Demolition derby: It’s a smashing time at the Hopkinton State Fair

  • Russell Donahue of Webster celebrates after winning the demolition derby at the Hopkinton State Fair in 2016. Courtesy

  • Cars chase around the mud track during a demolition derby at the Hopkinton State Fair in 2016. Courtesy

Monitor staff
Published: 8/31/2018 10:52:43 AM

Eileen Mann had a nickname when she was wrecking cars in demolition derbies around New England: Pinky Tuscadero.

That was the name of Fonzie’s old flame from Happy Days, who competed in a demolition derby against the hated Malachi Brothers.

Mann did her share of crunching behind the wheel as she banged and bashed other vehicles over the years at fairs and festivals around New England.

These days, Mann is co-owner of Woodbooger Demolition Derby, which runs the annual derby at the Hopkinton State Fair, one of about 20 the company does each year.

“When I was driving, it felt almost prestigious,” Mann said of the event, which is the biggest derby in New Hampshire. “The drivers seem to be more skilled for this event.”

Tens of thousands of people will descend upon Hopkinton this weekend for the 103rd fair, but the demolition derby – where junkyard cars smash and crash until the last one rolling is declared the winner – has a special ability to draw large crowds.

Woodbooger Demolition Derby, a company out of Tauton, Mass., took over operations for the derby at the Hopkinton State Fair two years ago. Since then, the event has been dubbed the New Hampshire Championship.

This year’s champion will receive $9,000, up from $7,500 last year. The winner also receives a special black jacket.

Russell Donahue, 25, of Webster, was the 2016 champion.

“It’s an adrenaline rush,” Donahue said. “If you’re facing the other way and you’re not bracing yourself, you’ll get thrown around some.

Donahue will compete again this weekend with a 1978 Chrysler Newport, a car he found online and picked up from Tennessee just for this event.

It’s hardly the farthest Donahue has gone to pick up a car. He’s been competing since he was 18 and has traveled to Florida to find the right ride.

“Sometimes you find them around here,” he said. “But most of the junkyards are gone, so you’re usually looking on Craigslist.”

He already has a couple of cars lined up for next year: a 1975 Oldsmobile wagon and a 1978 Chrysler New Yorker. No matter the season, Donahue says he’s always keeping an eye out for the next car.

“You can get lucky and find one quick,” he said. “Or it might take a whole year, or you find one during the month (of the derby).”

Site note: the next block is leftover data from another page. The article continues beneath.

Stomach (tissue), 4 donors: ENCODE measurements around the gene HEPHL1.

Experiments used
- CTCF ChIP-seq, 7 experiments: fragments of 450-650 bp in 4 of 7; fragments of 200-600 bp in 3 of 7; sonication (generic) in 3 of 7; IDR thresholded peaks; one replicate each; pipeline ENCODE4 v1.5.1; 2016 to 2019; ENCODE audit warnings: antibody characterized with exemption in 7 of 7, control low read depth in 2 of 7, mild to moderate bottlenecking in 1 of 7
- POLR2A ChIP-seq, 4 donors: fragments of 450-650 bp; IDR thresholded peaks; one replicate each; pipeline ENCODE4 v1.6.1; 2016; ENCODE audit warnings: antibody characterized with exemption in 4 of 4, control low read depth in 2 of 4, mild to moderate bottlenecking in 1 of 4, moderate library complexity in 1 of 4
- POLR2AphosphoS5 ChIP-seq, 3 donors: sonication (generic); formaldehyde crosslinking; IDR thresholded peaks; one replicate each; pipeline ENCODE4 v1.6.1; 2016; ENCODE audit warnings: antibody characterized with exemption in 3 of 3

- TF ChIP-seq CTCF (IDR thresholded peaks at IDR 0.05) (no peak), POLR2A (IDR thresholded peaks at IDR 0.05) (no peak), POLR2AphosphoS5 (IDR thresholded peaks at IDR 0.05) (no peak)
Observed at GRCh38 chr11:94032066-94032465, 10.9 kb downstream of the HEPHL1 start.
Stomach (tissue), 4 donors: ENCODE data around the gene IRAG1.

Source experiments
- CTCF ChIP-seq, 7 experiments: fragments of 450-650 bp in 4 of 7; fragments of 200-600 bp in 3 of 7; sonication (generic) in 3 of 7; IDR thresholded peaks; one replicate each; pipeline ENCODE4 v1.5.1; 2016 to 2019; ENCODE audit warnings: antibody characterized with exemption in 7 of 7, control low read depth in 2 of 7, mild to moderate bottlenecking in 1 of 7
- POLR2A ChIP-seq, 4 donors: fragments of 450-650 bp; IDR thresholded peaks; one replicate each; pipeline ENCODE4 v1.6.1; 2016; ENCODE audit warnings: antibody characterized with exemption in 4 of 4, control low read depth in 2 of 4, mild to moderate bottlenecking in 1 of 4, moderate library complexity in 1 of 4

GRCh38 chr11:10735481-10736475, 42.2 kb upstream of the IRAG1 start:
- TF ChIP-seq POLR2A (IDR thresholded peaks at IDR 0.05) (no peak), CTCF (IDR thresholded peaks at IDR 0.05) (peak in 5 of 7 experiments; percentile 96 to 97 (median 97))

The cars can be picked up for as little as a couple hundred bucks, and then a little more is spent setting it up to pass the safety specs put in place by Woodbooger.

Demolition also precedes the derby. All glass, from the windshield, windows and mirrors, must be removed. Lights, bumper covers, moldings – anything that could be knocked loose has to be taken off ahead of time. Even the airbag has to be taken out; if one goes off during the event, the driver is disqualified.

All of the seats are removed, except for the driver’s, of course, and a roll cage is installed. Drivers strap in with a standard seatbelt and must wear a helmet.

Donahue replaced the motor and transmission in his car – which sports the number 77 – for sharper power to help in chasing down and attacking the other cars.

The derby draws drivers from as far as New York and Canada. Donahue says you can get a car and make it ready for as little as $500 but some will spend over $1,000 on a car for a single event.

Sometimes the clunkiest of the clunkers comes out the winner.

“Some people will put all of that money in a motor, so it’s kind of like racing in that way,” he said. “You can throw a car together for nothing and sometimes it does just as well as a guy with a $1,000 motor.”

The “track” is a mud pit about 90 feet wide and 200 feet long. Cars start on either end and the competition begins with a “Woodbooger handshake,” where the drivers come to the middle and tap bumpers.

Some derbys begin with a simple countdown and the cars take off from either end and crash in the middle. But that sort of start tends to lead to early knockouts and violent whiplash, Mann said.

“Others say ‘Go!’ and they take off from the line and croak each other,” said Mann, who runs Woodbooger with her husband, Jim, both of whom have won derbies at the Hopkinton fair. “The way we do it prevents anyone’s car from getting ruined or the driver getting whiplash.”

Some drivers will move forward to reach the middle of the track at the start of the event, but most begin by facing the wall and backing up to the middle, touching the other car with their rear bumper. This keeps the engine and battery away from the impact point for most cars.

The goal is to ram the other cars on the track until they breakdown. And while it looks like a chaotic game of bumper cars, there is some strategy in how to attack opponents.

“Taking out the wheels is a big thing,” Mann said. “If you know where the battery is under the hood, you can hit that side.”

Fans fill the grandstands around the track. A seat on one of the lower rows comes with the warning of getting dirty as mud shoots out from beneath spinning tires and sprays fans seated near the track.

The demolition derby is Saturday at 7 p.m. and Sunday at 6:30 p.m. Saturday’s slate includes the Power Wheels derby for kids, followed by the Front Wheel Derby and qualifying for Sunday’s New Hampshire State Championship.

Tickets for the derby, and all other events at the fair, are available online at

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